On February 22, 2013, the Office of the Privacy Commissioner of
Canada (OPC) released a report of findings in connection
with a complaint that an employee at a mobile phone company
improperly altered a phone contract of a customer at the direction
of an unauthorized party.
The facts of the case, as reported by the OPC, were relatively
straightforward. The stepson of a customer was authorized to use a
phone on his stepfather's account. The stepson visited a mobile
phone store and requested changes to his services. The stepson
impersonated his stepfather. Bad on the stepson, perhaps, but the
OPC concluded that the employee did not follow the mobile phone
store's customer validation process. In particular, the
employee did not request identification to authenticate the
customer by means of two pieces of identification. The changes
requested by the stepson generated a new three year contract.
Trouble was that the stepson was not authorized to make those
changes and the stepfather was none too pleased.
The employee might have just been trying to be helpful, but the
OPC found two violations of the federal privacy principles
established by the Personal Information and Electronic
Documents Act (PIPEDA).
"The knowledge and consent of the individual are required for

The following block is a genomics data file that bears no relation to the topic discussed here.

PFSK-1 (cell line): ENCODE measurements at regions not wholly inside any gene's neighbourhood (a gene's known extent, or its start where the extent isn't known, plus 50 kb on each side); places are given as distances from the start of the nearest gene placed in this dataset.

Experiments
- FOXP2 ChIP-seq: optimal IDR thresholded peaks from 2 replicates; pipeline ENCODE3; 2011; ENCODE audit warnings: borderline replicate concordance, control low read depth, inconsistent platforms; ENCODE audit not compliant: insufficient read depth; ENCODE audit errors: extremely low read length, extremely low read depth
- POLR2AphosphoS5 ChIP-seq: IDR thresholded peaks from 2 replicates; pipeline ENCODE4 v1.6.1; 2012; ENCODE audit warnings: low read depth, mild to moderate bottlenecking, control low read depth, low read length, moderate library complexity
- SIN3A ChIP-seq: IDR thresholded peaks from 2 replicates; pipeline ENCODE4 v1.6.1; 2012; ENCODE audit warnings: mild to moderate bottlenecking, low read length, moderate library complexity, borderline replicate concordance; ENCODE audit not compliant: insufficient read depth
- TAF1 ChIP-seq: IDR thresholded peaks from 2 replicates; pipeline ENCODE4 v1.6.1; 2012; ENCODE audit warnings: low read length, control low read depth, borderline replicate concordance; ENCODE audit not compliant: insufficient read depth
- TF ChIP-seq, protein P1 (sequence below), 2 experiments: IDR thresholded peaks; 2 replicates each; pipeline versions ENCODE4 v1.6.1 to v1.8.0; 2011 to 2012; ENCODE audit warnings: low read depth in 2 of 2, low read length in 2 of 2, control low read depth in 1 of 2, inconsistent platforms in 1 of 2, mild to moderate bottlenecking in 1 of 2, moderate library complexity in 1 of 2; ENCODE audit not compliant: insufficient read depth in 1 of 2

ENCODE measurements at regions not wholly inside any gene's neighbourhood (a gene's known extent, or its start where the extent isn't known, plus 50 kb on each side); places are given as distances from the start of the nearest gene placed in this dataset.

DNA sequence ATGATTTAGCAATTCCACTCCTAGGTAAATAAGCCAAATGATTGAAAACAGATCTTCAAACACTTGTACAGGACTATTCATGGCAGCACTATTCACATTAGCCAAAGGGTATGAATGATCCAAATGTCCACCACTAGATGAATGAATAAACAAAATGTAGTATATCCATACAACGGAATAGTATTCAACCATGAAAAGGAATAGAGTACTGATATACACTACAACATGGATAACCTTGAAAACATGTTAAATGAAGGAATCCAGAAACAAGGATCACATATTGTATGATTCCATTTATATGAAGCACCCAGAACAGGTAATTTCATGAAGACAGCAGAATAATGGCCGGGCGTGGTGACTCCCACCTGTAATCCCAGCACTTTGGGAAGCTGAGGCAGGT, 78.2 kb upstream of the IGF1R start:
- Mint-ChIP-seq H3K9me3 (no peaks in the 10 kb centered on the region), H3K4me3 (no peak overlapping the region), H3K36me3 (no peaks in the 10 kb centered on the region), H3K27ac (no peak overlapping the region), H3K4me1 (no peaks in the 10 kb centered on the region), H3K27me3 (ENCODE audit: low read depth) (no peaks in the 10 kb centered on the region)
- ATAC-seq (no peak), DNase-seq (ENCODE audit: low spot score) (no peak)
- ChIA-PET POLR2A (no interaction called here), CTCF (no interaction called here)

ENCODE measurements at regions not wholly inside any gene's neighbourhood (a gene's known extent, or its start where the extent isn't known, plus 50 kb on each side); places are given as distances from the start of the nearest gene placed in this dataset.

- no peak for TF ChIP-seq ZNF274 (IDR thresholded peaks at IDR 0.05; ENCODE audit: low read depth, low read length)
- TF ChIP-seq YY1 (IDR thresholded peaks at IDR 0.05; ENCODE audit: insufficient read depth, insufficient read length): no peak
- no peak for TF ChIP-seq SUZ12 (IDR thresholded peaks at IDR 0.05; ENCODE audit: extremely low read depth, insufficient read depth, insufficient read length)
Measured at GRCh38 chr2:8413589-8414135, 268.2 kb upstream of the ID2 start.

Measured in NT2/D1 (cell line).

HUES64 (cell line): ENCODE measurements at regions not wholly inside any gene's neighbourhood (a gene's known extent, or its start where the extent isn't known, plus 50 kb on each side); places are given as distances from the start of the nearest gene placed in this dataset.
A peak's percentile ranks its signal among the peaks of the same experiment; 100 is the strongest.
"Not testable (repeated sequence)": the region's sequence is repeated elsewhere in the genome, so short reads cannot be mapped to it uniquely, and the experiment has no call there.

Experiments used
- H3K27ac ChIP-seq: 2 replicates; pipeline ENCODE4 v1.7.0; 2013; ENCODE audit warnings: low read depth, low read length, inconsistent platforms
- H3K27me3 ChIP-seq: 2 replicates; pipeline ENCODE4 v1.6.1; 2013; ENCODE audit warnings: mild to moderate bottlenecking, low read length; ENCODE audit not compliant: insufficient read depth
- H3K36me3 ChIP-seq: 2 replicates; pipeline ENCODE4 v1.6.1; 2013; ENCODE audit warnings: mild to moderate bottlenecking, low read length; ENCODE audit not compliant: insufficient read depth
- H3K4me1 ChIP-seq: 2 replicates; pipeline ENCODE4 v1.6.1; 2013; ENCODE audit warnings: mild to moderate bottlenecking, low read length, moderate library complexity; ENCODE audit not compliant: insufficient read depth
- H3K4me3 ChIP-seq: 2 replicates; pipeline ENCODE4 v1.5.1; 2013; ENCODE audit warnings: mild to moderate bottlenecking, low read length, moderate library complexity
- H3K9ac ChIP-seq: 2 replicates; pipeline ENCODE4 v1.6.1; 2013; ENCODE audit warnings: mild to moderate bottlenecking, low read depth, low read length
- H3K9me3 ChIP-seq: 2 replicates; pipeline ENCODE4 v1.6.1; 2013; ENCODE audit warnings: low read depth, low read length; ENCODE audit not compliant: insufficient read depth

the collection, use, or disclosure of personal information, except
The use of the real customer's personal information to renew
the contract was not done with that customer's consent.
Principle 4.7 and
4.7.1: "Personal information shall be protected by security
safeguards appropriate to the sensitivity of the information."
"The security safeguards shall protect personal information
against loss or theft, as well as unauthorized access disclosure,
copying, use or modification."
There were procedures in place but the employee violated them,
thereby failing to protect the personal information from
Are your employees aware of these principles and that they apply
to them? Maybe understanding that these principles are not just the
ravings of a compliance department but are also federal law might
help convince them that these principles are important.
The content of this article is intended to provide a general
guide to the subject matter. Specialist advice should be sought
about your specific circumstances.
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